LOADING ...

How Overnight Shipping Works

5M+ views   |   94K+ likes   |   2K+ dislikes   |  
11:14   |   Feb 13, 2018

Thumbs

How Overnight Shipping Works
How Overnight Shipping Works thumb How Overnight Shipping Works thumb How Overnight Shipping Works thumb

Transcription

  • This video was made possible by Squarespace.
  • Build your website for 10% off at Squarespace.com/Wendover.
  • Overnight shipping is an absolute masterpiece of logistics that happens every single
  • night.
  • It may not be cheap, but you can get a package shipped from Miami, Florida on a Monday
  • night to Anchorage, Alaska, by 8:30 AM on Tuesday.
  • In fact, you can even ship a package, for example, from Edinburgh, Scotland on a Tuesday
  • and have the package arrive in Anchorage, Alaska by 9am on Wednesday.
  • The speed and efficiency of these worldwide delivery networks is
  • mind-blowing and it all happens while we sleep.
  • The three major consumer courier companies are FedEx, DHL, and UPS and each is as
  • impressive as the last.
  • FedEx has more planes than Emirates, Etihad, and Qatar Airways
  • combined; DHL delivers to every country in the world including North Korea; and UPS flies
  • to more than double as many destinations as the
  • largest passenger airline.
  • Each has a global network that allows for lightning fast shipping
  • at relatively low prices.
  • Behind all this speed are enormous air networks that connect the entire
  • world daily.
  • Each of these three operates hundreds of flights nightly, but FedEx is the best
  • example since their operations make them the largest
  • cargo airline in the world.
  • They have 650 planes flying to 400 destinations carrying 6 million
  • packages every single day and the vast majority of these flights operate to or from one of
  • their hub airports.
  • FedEx’s hub airports are spread out all across the world and serve as sorting points
  • where packages are transferred from one plane to
  • another.
  • They has hubs in Singapore, Guangzhou, Shanghai, Seoul, Osaka, Anchorage, Oakland,
  • Dallas, Indianapolis, Greensboro, Miami, Newark, Toronto, Paris, Cologne, Milan, and Dubai,
  • but the most important hub of all is the one in
  • Memphis, Tennessee because that’s their SuperHub.
  • Memphis is not a huge city—only about 650,000 people live there—but the reason FedEx
  • centers their worldwide operations in this city is because of it’s location.
  • Memphis is not actually in the geographic center of the US as might
  • make sense, but it is central.
  • You see, only about 200 miles away in Wright County, Missouri is the
  • mean population center of the US.
  • This is the average location of every resident in the
  • US meaning that the FedEx SuperHub in Memphis is
  • the best location to reach the most people in the shortest amount of time.
  • For similar reasons, UPS has their equivalent global hub, Worldport,
  • nearby in Louisville, Kentucky.
  • The scale of FedEx and UPS’ operations in these relatively
  • small cities is staggering.
  • This is the size of the commercial terminal at Memphis Airport while
  • this is the size of FedEx’s Superhub.
  • The difference at Louisville airport is even more
  • pronounced where this is the commercial terminal and this is UPS’ worldport.
  • You can’t even fly to the west coast non-stop on a commercial airline
  • from Louisville and yet UPS flies from this small city to five different continents.
  • FedEx’s operations in Memphis, meanwhile, make this
  • airport the second busiest cargo airport in the
  • world above those of enormous cities like Tokyo, Paris, Dubai, Shanghai, and falling
  • short only to Hong Kong.
  • How the FedEx superhub really works is that every night, about 150 planes fly in from
  • all around the world between the hours of 10pm
  • and 1am.
  • Immediately upon arrival, the planes are unloaded and their packages are put into the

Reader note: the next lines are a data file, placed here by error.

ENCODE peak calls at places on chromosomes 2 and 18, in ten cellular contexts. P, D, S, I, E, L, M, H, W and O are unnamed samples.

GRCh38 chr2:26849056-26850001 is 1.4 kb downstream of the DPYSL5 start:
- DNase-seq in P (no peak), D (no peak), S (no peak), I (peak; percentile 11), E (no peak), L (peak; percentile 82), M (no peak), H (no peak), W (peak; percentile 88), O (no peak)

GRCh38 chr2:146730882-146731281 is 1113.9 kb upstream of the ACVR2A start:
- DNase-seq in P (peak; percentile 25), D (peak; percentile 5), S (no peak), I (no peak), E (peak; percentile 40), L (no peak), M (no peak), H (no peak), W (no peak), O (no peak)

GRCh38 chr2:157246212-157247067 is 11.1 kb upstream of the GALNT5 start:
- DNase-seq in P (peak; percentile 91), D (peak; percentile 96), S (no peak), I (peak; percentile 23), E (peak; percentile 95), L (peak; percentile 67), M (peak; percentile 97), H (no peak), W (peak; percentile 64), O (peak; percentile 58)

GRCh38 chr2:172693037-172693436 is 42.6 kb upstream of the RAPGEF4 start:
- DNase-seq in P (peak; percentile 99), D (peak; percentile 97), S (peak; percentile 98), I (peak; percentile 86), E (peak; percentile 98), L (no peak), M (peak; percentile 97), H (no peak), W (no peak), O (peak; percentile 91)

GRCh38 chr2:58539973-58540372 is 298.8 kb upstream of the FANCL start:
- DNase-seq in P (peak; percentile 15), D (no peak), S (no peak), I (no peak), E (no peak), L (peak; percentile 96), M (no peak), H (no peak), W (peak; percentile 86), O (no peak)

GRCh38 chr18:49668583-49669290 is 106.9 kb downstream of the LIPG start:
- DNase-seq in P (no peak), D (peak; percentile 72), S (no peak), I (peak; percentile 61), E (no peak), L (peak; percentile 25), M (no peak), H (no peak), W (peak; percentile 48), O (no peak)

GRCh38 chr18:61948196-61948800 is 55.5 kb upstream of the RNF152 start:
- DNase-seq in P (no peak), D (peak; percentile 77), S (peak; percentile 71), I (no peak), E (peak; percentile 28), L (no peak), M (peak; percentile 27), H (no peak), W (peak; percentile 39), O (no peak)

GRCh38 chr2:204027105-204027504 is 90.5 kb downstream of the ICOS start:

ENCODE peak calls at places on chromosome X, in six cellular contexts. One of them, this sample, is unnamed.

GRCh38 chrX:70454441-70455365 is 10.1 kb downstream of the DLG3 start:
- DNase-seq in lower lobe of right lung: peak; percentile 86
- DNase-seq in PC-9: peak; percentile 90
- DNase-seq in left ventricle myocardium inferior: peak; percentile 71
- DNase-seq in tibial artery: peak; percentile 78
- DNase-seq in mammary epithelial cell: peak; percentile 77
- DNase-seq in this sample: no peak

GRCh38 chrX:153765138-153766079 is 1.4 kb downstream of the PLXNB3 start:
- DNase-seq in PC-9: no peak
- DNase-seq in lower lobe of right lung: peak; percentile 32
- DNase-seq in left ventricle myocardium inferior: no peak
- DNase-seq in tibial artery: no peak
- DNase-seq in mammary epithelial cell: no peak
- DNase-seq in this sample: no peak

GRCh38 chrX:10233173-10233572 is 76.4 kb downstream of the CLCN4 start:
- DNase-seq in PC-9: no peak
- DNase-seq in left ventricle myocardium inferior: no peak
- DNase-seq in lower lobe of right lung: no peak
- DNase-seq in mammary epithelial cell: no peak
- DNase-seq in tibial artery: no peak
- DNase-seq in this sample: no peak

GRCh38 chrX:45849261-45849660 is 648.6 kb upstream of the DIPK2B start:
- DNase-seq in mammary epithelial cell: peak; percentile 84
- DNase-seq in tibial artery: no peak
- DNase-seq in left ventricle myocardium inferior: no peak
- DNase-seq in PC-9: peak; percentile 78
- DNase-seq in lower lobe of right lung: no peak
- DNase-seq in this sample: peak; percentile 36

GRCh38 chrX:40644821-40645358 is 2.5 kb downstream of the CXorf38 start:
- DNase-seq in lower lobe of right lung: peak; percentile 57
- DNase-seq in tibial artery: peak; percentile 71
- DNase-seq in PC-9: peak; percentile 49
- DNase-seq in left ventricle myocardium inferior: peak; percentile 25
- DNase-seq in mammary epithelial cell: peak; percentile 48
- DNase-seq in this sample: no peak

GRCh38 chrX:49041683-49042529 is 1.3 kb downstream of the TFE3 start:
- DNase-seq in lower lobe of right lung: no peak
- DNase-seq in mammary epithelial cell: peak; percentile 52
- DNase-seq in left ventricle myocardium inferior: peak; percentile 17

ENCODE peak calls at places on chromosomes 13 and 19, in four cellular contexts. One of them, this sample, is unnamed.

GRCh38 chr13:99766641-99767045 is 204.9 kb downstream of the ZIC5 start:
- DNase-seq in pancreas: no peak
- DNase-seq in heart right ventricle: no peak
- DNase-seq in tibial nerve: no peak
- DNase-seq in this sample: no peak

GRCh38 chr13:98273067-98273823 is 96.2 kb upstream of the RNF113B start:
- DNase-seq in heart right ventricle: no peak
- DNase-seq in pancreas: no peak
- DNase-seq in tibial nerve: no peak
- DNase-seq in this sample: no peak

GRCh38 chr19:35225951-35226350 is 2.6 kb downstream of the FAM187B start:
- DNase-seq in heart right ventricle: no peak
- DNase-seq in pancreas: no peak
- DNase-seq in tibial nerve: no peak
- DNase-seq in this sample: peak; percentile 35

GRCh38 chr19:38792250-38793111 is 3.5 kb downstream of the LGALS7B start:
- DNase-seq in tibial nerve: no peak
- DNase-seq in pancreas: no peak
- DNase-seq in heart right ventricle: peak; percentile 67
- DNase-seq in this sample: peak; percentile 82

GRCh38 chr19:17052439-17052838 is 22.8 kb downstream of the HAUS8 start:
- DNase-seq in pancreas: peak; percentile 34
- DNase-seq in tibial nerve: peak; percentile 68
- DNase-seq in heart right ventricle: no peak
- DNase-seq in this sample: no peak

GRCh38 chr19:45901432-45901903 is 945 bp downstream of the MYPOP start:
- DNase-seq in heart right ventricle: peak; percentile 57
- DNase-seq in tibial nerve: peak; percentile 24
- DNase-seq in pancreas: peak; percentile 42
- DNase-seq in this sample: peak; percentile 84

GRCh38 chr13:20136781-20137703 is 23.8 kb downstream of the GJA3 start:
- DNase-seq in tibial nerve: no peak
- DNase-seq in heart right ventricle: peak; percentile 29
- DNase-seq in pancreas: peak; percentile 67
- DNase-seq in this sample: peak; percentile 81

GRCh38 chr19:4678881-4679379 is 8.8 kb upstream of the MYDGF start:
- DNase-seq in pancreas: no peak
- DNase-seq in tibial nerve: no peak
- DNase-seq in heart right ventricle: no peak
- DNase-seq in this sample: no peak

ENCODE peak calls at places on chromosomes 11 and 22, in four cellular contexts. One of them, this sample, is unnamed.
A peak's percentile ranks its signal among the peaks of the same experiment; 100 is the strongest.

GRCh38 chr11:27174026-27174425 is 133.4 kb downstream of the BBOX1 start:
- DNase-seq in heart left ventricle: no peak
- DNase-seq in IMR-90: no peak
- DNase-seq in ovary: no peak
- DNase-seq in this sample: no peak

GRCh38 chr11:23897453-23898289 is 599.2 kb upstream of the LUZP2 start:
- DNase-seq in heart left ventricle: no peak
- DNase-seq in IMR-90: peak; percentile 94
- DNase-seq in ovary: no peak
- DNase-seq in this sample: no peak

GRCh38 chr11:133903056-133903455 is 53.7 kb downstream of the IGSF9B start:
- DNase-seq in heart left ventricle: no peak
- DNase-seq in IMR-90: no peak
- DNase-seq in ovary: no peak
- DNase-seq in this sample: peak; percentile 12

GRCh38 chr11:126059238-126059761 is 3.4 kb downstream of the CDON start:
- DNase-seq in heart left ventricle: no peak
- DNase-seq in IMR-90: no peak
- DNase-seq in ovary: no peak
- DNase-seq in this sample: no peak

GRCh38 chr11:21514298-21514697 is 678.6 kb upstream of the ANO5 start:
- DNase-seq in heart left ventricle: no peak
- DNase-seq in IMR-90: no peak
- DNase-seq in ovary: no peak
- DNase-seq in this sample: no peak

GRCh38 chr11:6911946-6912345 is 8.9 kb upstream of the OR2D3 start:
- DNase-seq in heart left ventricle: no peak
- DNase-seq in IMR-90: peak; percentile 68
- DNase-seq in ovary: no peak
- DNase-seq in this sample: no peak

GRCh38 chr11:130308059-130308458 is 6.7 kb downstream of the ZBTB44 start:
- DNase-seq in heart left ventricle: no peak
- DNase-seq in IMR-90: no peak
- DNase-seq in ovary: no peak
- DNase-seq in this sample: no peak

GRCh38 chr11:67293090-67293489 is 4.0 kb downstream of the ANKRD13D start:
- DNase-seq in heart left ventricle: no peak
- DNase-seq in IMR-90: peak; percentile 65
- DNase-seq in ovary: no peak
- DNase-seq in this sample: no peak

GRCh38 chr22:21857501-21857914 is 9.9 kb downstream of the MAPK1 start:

• hub’s automated sorting system.
  • Within only 15 minutes, each package arrives at a staging
  • area for its next flight where it’s loaded into
  • containers.
  • Planes therefore can start taking off again at 2am and continue to until 4am which
  • means that everywhere in the US can have a FedEx plane arriving by 6am, but there are
  • some destinations that don’t ship enough packages
  • to need a non-stop flight to Memphis.
  • To get to small towns fast, FedEx runs flights in small
  • propeller aircraft from the destinations of their
  • larger jets.
  • Presque Isle, Maine, for example, is far too small of a town at about 10,000 residents
  • to fill a full-size plane so, every morning, once the larger planes from Memphis arrive
  • in Manchester, New Hampshire and Portland, Maine,
  • packages bound for Presque Isle are sorted into smaller prop planes that continue north.
  • With this system, even small towns like Presque Isle
  • get their packages by 9am as every spoke in the system essentially functions as a mini-hub.
  • Packages are transferred from planes, to smaller planes, to trucks to reach their destination
  • as fast as possible.
  • Now, it’s important to note that not every FedEx package runs through Memphis.
  • That would be incredibly inefficient if a customer
  • wanted to, for example, ship a package from Phoenix, Arizona to Seattle, Washington.
  • While only 1,100 miles separate Seattle from Phoenix,
  • a routing through Memphis would total over 3,000 miles and six hours in flight.
  • The package would still make it overnight, but FedEx would
  • be wasting fuel carrying that package an extra 1,900 miles, so that’s why they have secondary
  • hubs.
  • In this case, FedEx’s Oakland hub has flights to both Phoenix and Seattle so the
  • package would take a relatively efficient 1,300 mile
  • routing.
  • Memphis essentially serves as the backup hub in case there’s not a more efficient
  • routing.
  • The secondary hubs, such as Oakland, in general have flights to destinations that are
  • already served by flights to Memphis, but the destinations from Oakland are high demand
  • destinations that will ship enough packages solely to the west coast to fill entire planes
  • to Oakland.
  • Some destinations, such as Albuquerque, New Mexico, ship enough packages to fill
  • entire planes to Memphis, but not enough to fill flights to Oakland with west coast bound
  • packages so a package shipped from here to the west coast would likely take a rather
  • inefficient routing backtracking to Memphis.
  • But FedEx’s most ingenious hub is here in Anchorage, Alaska.
  • Anchorage, with fewer than 300,000 residents, is home to the forth
  • busiest cargo airport in the world.
  • This is, once again, thanks to geography.
  • If you draw a straight line from FedEx’s Memphis hub to the one in
  • Osaka, taking into account earth’s curvature, it goes directly over Anchorage, Alaska.
  • This airport is just the perfect stop-over point
  • for flights from the US to Asia.